As this gentleman told us, Doncaster has its very own town crier. And it's Henry Cryer, living up to his namesake!
My better half and some friends and I had the pleasant experience of going on a ghost walk around spooky Doncaster just recently. Home of ancient Romans back int day, Doncaster was one major stop on the Great North Road going all the way from London up to Edinburgh, Scotland. And it is brimming with the ghostly tales that follow such a long and established history. Imagine: , around about quarter to eight, a little bit of English mist hugging the corners of Tudor-style pubs, when we embarked on a journey filled with, well, complimentary Costa coffee and chattering teeth.
It was cold.
We started at the Barley Twist, that uber suave restaurant that forms part of the Premiere Inn. And across the cobblestones we went, our happy little ghost-obsessed group, trailing along behind Mr. Cryer to the Mason's Arms pub and down to the Doncaster Free Press office (ghosts with which I am very familiar), and further on down past the butter-cross at the crossroads of the darkened, after-hours Masserollis hot dog stand and Primark. Then, on further down to the High Street, a few early-night drunks leaning against the wall and shouting their own profanities as we passed, and dear Mr. Cryer professionally continued with his abundant sixteenth/seventeenth/eighteenth century and the whip-happy history of Doncaster.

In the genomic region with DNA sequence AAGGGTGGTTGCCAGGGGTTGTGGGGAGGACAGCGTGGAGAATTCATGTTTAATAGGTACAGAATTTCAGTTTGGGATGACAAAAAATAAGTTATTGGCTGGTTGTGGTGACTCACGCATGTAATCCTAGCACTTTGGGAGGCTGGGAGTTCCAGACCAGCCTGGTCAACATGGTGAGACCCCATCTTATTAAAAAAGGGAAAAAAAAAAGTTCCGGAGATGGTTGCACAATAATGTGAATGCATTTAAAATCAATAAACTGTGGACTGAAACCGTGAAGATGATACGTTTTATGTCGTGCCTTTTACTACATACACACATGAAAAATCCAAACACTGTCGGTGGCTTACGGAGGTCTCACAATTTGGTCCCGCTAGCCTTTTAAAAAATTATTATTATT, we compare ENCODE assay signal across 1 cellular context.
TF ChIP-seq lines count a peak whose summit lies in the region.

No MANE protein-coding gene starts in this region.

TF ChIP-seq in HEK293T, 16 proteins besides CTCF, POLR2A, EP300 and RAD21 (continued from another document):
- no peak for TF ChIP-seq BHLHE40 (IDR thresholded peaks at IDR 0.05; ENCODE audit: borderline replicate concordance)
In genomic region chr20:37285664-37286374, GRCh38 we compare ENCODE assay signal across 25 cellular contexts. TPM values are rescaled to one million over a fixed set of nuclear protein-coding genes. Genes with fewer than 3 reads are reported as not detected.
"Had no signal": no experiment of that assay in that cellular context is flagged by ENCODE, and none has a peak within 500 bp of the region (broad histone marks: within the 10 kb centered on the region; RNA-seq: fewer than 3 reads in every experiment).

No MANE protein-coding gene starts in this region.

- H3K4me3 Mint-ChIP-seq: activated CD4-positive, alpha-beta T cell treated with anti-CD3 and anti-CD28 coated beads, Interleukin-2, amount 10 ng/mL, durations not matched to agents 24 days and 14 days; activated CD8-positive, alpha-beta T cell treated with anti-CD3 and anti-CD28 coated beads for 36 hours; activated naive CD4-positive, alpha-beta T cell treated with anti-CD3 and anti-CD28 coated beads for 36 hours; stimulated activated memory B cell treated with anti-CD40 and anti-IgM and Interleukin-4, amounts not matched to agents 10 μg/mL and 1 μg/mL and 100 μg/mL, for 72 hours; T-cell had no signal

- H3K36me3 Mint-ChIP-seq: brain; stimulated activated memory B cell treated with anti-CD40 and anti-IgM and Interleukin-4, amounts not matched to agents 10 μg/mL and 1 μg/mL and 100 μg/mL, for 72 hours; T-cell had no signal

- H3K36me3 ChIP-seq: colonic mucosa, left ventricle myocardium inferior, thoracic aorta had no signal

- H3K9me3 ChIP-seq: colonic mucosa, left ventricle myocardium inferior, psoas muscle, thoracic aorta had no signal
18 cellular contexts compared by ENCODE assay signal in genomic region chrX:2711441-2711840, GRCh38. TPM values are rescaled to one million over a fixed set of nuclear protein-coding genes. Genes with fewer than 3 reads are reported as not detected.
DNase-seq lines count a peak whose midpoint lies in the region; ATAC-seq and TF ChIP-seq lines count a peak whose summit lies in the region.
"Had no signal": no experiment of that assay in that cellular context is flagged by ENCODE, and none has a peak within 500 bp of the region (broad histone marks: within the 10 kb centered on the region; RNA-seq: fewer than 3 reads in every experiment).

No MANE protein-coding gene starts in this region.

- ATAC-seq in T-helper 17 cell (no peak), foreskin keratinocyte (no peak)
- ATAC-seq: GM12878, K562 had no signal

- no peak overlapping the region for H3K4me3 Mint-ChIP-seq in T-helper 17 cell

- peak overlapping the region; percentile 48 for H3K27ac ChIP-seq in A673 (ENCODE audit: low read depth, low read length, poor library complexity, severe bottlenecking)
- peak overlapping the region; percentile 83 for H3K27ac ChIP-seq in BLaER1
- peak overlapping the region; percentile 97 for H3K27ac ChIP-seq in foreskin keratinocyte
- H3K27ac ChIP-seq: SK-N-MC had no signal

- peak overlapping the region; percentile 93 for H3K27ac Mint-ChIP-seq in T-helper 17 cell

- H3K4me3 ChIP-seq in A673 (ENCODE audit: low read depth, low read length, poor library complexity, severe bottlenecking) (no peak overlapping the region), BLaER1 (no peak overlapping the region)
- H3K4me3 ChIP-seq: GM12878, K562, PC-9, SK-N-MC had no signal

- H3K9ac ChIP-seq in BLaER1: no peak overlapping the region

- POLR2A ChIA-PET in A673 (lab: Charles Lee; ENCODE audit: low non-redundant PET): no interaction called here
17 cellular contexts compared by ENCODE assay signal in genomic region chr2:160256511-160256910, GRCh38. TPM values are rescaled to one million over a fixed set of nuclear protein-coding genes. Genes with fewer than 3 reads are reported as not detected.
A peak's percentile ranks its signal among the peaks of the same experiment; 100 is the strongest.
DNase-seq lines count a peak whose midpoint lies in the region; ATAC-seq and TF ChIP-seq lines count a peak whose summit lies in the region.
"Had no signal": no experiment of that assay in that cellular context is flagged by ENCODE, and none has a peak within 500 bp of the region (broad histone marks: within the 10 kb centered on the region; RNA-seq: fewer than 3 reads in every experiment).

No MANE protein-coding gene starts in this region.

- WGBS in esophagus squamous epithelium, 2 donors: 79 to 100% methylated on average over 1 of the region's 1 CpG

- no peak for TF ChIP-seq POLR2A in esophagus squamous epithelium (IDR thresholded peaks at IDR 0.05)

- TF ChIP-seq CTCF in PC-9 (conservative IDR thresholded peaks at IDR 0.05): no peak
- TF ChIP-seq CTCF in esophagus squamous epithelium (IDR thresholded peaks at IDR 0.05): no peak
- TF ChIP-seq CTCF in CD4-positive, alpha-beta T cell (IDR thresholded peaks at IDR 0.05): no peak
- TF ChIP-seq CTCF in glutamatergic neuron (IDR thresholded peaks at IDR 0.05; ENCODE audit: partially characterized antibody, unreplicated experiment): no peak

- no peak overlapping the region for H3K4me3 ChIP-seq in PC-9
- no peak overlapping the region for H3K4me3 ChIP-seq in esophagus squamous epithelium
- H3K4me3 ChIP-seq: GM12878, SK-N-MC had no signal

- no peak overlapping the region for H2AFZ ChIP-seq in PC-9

We may not have heard any spooks, or witnessed any apparitions, but we did get several detailed accounts of old pubs that featured dead boxers, dead dignitaries, dead architects and, yes, even dead dogs.
Which brings me to one of my favorite books on the face of the planet, ghost story book To Tell in the Dark. As you can see from the battered-ness of my battered copy, it was in constant use in my childhood. Many a night, my sister and our friends and I sat around in the attic of our play house (yes, a full-sized playhouse built by our father, with an upstairs and everything, every child should have one), and with flashlight in hand, we read out the stories and edged in closer, and closer yet, because there was so much scare-factor in that darkness in the roof beams and spidery corners of our little room. I have not opened this book since I was probably ten or eleven, and this is because the pictures are
so well drawn I can barely glance at them without having horrifying flashbacks of screaming and running to my mother somewhat frightful. Even to this day I kind of look at this book and, well, shiver.'s terrifying
This is one of the more tame pictures. You'll have to get the book to see the real crackers.
But I have heard it said somewhere that our fears can give rise to our greatest strengths. Or, what most repulses us can become our finest obsession. It's so complicated. And from that complication we can search, explore, unpack, and discover the truths at the very core of us.
It is because of this book that I love ghosts.
It's amazing what can affect us in our more impressionable years, isn't it?